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The Brady Plan, the 1989 Mexican debt reduction agreement, and bank stock returns in the United States and Japan, Volume 1
Author:Unal, Haluk; Demirguc-Kunt, Asli; Kwok-Wai Leung; Country:Japan; United States;
Date Stored:1992/11/01Document Date:1992/11/30
Document Type:Policy Research Working PaperSubTopics:Financial Crisis Management & Restructuring; Economic Theory & Research; Banks & Banking Reform; Municipal Financial Management; Financial Intermediation
Language:EnglishMajor Sector:Public Administration, Law, and Justice
Region:East Asia and Pacific; OTHReport Number:WPS1012
Sub Sectors:Other Public Sector ManagementCollection Title:Policy, Research working papers ; no. WPS 1012. Debt and international finance
Volume No:1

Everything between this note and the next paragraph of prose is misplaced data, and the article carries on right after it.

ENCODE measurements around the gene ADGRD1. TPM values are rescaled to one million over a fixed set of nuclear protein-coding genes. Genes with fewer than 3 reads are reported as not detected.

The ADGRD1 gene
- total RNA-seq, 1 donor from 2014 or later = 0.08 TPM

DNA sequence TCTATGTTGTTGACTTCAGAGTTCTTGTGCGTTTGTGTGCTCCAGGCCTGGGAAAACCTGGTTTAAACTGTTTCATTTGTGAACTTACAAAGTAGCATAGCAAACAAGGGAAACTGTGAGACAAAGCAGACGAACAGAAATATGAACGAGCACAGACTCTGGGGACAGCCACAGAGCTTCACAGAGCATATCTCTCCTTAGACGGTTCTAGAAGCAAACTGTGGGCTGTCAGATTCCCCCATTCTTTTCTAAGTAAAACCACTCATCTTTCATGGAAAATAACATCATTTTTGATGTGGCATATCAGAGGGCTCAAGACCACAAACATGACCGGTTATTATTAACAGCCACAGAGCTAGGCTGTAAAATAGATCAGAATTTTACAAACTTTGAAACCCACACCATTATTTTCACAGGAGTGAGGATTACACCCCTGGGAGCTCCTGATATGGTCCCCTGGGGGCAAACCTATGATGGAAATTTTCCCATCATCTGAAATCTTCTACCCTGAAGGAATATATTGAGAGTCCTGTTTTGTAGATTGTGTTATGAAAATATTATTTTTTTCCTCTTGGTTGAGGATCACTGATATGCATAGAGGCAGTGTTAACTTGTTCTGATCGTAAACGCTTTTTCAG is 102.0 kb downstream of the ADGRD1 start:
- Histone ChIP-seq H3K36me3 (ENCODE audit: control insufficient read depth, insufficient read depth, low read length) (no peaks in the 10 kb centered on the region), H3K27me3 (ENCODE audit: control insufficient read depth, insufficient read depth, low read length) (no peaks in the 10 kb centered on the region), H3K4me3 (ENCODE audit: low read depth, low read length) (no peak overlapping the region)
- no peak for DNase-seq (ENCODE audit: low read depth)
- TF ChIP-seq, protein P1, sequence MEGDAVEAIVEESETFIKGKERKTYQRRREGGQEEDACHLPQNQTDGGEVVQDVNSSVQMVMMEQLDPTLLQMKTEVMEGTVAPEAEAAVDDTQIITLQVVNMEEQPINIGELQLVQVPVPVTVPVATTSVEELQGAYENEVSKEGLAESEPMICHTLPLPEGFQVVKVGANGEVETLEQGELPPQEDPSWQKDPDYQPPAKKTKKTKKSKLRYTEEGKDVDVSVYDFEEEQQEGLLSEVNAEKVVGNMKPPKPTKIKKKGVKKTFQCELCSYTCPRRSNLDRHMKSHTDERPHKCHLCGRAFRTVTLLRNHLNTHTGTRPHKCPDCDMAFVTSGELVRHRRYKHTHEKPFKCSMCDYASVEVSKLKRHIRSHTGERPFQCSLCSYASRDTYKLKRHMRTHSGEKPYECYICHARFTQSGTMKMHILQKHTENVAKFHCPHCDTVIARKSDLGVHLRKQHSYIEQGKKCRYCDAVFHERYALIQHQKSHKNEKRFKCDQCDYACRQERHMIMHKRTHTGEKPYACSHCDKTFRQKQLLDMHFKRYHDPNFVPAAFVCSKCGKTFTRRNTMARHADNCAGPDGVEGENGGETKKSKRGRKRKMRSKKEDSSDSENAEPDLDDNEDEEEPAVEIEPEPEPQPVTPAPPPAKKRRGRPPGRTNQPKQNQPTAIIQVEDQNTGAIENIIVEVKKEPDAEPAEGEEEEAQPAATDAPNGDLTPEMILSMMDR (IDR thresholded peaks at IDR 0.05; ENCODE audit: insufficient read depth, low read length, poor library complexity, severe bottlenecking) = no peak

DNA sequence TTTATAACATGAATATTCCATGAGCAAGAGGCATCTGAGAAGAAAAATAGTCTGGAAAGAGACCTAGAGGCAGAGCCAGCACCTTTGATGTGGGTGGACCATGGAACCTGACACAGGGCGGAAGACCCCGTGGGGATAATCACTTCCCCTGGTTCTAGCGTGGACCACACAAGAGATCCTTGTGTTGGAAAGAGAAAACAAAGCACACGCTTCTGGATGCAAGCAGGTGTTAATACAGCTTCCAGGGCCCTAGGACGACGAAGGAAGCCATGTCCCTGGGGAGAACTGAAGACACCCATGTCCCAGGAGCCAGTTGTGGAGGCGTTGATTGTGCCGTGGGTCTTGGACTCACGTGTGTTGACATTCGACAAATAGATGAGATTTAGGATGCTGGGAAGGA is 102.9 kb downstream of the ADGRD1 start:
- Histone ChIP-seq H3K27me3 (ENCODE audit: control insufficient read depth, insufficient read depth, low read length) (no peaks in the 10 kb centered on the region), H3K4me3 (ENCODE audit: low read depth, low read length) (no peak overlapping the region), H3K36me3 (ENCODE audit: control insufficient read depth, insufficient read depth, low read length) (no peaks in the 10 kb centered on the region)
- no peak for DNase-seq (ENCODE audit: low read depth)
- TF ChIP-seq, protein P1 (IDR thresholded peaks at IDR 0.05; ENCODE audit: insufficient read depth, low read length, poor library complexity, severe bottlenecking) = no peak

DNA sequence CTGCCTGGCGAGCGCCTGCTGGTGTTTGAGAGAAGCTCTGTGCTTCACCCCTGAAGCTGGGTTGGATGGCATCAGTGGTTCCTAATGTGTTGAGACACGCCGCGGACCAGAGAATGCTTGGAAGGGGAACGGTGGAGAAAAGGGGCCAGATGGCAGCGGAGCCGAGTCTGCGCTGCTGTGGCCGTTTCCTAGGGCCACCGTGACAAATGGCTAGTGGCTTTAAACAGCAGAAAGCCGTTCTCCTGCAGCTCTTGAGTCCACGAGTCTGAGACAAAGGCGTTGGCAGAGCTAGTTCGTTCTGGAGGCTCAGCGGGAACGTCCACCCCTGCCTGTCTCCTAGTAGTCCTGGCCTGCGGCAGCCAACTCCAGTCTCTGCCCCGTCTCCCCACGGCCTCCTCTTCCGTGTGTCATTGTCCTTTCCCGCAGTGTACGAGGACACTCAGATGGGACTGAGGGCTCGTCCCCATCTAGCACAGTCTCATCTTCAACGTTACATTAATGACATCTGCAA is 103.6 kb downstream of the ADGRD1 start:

Summary: The authors investigate the impact of the menu approach to debt rescheduling on the market value of two major creditors: U.S. and Japanese banks. They try to understand how major creditor banks are affected by debt reschedulings and the menu choices they make, so that debt deals can be structured in a way that appeals to both creditors and debtor countries. They measure the stock market's reaction to the announcement of the Brady Plan and the Mexican debt reduction agreement. The Brady Plan was implemented through the menu approach, which acknowledges creditor heterogeneity and provides financing packages that meet the country's financing requirements while still allowing the banks to reduce their exposure. The Mexican agreement provides an opportunity to test the impact of the Brady Plan's implementation. By examining individual bank's menu choices, exposure levels, and the market's reaction, they explore whether banks were able to make optimal portfolio choices when confronted with the obligation to participate. They show that stock prices for different groups of banks reacted quite differently to focal events. Among all banks, U.S. multinationals showed the strongest positive reaction to the Brady announcement and the Mexican agreement. U.S. non-multinationals do not appear to have been significantly affected by these international-debt-related events. The reaction experienced by all Japanese banks was much weaker than that of U.S. multinationals and was negative for the Brady announcement and the initial Mexico announcement. The authors contend that the lack of a strong reaction was because of the Japanese banks' relatively low exposure to developing country risk. They see the negative market reaction as a reflection of the expectation that a U.S.-initiated debt reduction strategy would not be favorable for Japanese banks. Indeed, after the menu choices were announced, the market recognized that the Japanese banks were treated fairly and corrected itself. They do not find that banks that made different choices were treated differently by the market, so banks were able to negotiate menu choices in their best interest and to make portfolio choices consistent with their business objectives. The results here confirm that the menu approach to debt restructuring may benefit both the creditor banks and the debtor countries.

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